The Soldiers knelt on the ground, facing the suspicious van with weapons ready. The van's occupants called from inside, asking for supplies and aid for someone who was injured, but the Soldiers refused to approach.
They would not be fooled.
Eventually, those in the van gave up on tricking the Soldiers, but decided to leave a present: They dumped their injured comrade on the ground and drove off. An unidentified, injured man left at the doorstep of a U.S. Army tactical operations center just gave the Soldiers another training opportunity -- securing, treating and interrogating him.
This scenario was part of a 17th Fires Brigade training exercise at Yakima Training Center during the first half of November. The people in the van were Soldiers playing the role of enemy scouts instructed to harass the trainees and target critical equipment.
"It's kind of a joke that we're out here to ruin everybody's day," said 2nd Lt. Randy Thomas of Gwinn, Mich., one of the leaders of the "enemy force." "We're making them do their jobs; we're making them pull security 24 hours [a day] during their 24-hour (operations)."
"Every unit should be moving in a tactical way as if they were in combat and if they aren't, then we definitely select those soft targets -- trucks that don't have a gun escort, trucks that don't have mounted weapons."
The training put 17th Fires into a different kind of conflict than the Army has been fighting in Iraq and Afghanistan. Instead of counterinsurgency operations, which involve small groups of Soldiers fighting against an enemy using guerrilla-style tactics, this training placed the Soldiers in the middle of a larger conflict, similar to the style of World War II.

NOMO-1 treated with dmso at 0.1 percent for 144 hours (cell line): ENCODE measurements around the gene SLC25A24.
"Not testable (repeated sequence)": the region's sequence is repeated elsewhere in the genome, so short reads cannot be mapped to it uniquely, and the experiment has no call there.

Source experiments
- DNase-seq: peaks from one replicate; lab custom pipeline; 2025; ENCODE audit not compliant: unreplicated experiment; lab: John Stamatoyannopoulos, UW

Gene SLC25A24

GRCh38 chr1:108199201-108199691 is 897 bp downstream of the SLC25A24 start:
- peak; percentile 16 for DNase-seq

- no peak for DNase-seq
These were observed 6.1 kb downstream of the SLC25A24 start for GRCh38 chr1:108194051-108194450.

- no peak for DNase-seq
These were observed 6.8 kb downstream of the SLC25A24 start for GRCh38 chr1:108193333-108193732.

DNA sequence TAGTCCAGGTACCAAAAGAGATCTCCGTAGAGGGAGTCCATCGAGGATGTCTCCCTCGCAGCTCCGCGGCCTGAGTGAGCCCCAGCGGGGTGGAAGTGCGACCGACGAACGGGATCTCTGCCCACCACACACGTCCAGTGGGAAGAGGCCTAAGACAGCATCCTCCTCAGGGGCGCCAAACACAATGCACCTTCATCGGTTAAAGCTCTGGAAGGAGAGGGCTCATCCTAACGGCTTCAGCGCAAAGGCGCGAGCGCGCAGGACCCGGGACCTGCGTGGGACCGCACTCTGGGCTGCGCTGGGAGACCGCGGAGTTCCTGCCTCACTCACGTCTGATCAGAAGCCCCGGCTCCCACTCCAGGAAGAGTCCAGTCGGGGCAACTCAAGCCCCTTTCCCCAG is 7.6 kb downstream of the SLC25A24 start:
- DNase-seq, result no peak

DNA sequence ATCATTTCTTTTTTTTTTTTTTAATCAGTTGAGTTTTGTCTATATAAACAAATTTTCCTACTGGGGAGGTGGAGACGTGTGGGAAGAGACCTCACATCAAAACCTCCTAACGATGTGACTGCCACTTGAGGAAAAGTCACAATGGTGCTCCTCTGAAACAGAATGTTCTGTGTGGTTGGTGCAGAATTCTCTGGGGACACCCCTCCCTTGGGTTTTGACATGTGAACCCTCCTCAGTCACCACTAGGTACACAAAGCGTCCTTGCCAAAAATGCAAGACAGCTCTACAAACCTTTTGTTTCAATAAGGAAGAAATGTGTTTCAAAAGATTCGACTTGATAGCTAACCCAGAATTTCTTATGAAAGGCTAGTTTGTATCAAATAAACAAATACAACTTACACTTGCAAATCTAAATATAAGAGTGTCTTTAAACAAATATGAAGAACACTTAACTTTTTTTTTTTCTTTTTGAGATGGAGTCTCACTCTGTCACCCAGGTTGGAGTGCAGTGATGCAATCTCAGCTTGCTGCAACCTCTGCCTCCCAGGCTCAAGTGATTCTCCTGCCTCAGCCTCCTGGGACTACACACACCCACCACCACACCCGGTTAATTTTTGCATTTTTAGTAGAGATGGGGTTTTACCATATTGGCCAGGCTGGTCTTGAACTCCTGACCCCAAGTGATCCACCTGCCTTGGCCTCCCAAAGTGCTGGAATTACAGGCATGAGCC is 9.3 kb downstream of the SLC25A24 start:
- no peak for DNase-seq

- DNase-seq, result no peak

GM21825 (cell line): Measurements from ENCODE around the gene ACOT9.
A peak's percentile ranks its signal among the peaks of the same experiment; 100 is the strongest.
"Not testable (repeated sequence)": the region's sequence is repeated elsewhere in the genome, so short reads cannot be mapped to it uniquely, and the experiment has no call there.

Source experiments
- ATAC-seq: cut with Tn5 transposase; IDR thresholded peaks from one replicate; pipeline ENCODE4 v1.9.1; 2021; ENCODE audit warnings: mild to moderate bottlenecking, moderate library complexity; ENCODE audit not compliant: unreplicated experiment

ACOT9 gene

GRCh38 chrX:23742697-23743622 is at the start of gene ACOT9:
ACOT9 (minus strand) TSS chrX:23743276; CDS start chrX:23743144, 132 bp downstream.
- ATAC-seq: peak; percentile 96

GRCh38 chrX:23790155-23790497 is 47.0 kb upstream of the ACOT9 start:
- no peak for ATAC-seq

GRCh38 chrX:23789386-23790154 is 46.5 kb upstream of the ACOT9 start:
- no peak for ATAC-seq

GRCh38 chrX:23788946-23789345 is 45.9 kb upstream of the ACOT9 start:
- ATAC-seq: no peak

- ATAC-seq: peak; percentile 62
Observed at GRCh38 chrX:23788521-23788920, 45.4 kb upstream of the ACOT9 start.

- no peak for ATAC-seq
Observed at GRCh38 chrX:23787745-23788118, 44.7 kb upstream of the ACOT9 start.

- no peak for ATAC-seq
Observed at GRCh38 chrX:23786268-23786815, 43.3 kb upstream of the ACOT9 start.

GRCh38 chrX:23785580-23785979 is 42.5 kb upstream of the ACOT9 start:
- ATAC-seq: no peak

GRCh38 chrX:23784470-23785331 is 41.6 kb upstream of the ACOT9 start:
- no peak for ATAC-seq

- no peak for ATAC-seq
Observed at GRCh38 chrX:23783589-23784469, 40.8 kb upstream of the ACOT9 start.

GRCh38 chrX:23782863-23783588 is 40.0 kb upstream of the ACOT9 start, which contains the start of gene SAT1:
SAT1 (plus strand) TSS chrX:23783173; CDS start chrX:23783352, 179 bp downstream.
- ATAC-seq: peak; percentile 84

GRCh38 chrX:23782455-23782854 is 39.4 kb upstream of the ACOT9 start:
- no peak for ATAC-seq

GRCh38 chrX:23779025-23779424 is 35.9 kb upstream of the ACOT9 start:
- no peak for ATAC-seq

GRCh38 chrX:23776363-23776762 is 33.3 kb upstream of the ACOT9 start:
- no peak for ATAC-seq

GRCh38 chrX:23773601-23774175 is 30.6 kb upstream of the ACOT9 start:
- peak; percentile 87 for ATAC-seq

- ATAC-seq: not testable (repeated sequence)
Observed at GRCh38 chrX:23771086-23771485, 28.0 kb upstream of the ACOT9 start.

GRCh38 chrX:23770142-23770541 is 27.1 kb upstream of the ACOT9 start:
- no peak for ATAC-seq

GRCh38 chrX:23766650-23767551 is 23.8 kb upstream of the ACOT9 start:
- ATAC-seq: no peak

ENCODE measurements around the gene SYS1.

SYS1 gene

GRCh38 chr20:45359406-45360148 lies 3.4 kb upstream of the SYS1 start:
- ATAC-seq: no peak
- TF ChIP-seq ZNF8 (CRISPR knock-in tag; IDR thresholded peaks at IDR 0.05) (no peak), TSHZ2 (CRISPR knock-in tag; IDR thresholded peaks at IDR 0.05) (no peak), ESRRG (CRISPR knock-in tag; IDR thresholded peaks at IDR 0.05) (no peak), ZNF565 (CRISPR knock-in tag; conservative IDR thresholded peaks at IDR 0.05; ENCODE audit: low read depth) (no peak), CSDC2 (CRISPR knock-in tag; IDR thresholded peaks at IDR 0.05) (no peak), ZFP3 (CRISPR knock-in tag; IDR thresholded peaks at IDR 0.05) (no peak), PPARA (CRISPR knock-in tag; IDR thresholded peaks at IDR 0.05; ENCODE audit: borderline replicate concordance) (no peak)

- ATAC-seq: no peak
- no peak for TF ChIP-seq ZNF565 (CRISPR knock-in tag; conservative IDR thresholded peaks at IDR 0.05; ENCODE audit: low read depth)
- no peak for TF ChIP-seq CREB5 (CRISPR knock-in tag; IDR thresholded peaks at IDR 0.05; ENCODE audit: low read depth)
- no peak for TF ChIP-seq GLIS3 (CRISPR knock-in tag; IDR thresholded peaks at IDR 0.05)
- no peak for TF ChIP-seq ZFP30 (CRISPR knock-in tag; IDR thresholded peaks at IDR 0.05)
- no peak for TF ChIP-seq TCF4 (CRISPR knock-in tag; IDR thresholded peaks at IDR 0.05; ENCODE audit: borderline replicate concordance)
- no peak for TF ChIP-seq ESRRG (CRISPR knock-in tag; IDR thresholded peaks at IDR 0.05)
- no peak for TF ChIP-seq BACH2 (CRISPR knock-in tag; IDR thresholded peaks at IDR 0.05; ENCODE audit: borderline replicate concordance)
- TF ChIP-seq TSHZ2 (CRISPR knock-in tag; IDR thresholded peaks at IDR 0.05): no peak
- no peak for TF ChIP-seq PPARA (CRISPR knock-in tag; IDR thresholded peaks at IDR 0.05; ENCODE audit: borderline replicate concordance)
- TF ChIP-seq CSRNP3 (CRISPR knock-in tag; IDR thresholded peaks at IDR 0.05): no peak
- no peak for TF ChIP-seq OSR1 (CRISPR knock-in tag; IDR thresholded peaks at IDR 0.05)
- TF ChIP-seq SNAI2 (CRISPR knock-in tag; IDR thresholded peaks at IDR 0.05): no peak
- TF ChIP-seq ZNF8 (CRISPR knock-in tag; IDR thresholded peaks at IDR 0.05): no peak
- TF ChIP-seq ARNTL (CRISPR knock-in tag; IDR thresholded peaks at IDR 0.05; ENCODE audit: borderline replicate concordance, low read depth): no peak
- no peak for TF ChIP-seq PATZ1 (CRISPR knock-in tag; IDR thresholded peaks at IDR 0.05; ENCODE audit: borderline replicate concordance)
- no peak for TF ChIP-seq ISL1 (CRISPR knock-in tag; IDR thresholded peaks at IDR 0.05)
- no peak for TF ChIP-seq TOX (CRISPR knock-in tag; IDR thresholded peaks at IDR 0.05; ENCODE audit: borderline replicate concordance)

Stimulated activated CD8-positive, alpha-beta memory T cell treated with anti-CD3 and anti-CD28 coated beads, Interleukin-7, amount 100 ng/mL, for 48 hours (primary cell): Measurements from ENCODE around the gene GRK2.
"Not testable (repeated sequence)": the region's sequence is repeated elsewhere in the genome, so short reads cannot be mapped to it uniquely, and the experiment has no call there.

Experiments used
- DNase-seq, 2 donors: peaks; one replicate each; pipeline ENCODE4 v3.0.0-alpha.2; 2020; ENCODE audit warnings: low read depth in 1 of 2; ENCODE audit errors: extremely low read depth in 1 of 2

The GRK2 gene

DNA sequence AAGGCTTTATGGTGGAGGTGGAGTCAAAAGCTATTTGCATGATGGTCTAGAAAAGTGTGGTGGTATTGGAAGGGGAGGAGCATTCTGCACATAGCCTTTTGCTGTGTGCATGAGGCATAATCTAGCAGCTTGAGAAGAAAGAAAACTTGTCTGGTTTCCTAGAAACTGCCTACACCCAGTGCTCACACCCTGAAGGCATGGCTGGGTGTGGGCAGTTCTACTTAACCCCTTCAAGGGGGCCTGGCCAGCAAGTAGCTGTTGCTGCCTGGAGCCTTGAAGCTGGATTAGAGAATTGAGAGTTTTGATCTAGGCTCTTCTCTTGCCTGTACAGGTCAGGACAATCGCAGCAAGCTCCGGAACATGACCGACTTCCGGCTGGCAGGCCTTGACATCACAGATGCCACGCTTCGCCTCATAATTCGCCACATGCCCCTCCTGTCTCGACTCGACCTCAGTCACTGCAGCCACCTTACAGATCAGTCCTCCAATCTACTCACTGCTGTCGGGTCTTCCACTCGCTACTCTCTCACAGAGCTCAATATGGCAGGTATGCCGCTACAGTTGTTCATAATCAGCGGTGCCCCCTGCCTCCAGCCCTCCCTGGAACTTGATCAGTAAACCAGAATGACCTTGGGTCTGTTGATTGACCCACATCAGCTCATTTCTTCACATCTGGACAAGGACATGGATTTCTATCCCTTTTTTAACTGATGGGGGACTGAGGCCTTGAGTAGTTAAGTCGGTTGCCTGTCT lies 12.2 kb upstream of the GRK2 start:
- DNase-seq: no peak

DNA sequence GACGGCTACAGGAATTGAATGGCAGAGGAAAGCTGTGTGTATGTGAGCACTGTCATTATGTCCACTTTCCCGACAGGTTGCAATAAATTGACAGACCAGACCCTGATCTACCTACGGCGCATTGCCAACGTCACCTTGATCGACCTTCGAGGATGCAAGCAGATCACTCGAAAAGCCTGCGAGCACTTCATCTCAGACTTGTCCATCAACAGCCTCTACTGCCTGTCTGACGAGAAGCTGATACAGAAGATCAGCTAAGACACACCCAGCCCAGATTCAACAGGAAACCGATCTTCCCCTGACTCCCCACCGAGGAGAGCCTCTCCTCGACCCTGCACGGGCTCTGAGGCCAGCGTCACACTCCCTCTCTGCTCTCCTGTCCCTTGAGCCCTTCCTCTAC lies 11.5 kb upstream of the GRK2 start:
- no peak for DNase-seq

To create a large conflict with only one brigade, computers generated virtual allies and enemies for Soldiers to interact with. Enemies fired at simulated friendly forces, forcing leaders at the brigade to call for return fire.
"We want to give the brigade headquarters a full workout in a fairly intense scenario," said Col. Ken Kamper, 17th Fires brigade commander, of Bradenton, Fla.
The workout involved more than the headquarters staff. Second Lt. Christopher Scherrer, maintenance platoon leader with 657th Forward Support Company, of Sacramento, Calif., put his Soldiers through a convoy range multiple times to practice getting out of vehicles and fighting the enemy in proper formation.
"This has been a little different than what we're used to ... but these guys have been amazing so far dealing with fog, snow, a little bit of rain here and there," Scherrer said.
The training gave many artillery Soldiers a chance to do their jobs for the first time. Spc. Cesar Zertuche Jr., of Killeen, Texas, came to the unit after graduating from Advanced Individual Training and deployed to Iraq where his unit advised and trained Iraqi forces. It was not until this training that Zertuche, a gunner for a High Mobility Artillery Rocket System, got to fire a rocket.
"Even with the curtains shut, you still see a huge flash and your truck is just shaking back and forth, and it feels good," Zertuche said. "Like, once you feel that shake you know that rocket's going downrange, your mission's complete."
Article by Sgt. Adam L. Mathis, Army.mil